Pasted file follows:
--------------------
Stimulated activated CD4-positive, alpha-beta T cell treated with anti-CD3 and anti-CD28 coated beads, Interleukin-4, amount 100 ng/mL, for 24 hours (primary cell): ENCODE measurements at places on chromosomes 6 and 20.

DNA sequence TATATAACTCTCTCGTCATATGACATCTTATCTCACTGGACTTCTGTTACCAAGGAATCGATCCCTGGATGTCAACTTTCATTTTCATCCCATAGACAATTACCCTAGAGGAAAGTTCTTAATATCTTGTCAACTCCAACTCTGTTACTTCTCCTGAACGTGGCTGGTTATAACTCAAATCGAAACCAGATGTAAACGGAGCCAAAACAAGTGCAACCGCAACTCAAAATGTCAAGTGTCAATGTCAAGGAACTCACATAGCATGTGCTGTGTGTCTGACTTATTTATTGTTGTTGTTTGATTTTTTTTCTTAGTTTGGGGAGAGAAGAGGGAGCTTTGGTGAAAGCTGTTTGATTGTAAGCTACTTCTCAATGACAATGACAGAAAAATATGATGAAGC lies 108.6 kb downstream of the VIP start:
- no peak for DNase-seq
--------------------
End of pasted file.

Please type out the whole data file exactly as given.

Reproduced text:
Stimulated activated CD4-positive, alpha-beta T cell treated with anti-CD3 and anti-CD28 coated beads, Interleukin-4, amount 100 ng/mL, for 24 hours (primary cell): ENCODE measurements at places on chromosomes 6 and 20.

DNA sequence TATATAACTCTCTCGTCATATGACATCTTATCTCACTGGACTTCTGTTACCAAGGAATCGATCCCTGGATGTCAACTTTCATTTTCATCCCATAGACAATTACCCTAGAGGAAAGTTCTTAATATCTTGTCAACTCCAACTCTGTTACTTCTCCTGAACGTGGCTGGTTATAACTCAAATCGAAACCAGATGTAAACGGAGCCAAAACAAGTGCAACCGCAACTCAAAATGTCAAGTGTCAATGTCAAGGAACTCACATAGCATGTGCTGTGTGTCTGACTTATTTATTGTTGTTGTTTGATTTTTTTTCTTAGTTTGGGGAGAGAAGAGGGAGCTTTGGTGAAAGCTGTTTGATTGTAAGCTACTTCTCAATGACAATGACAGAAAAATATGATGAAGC lies 108.6 kb downstream of the VIP start:
- no peak for DNase-seq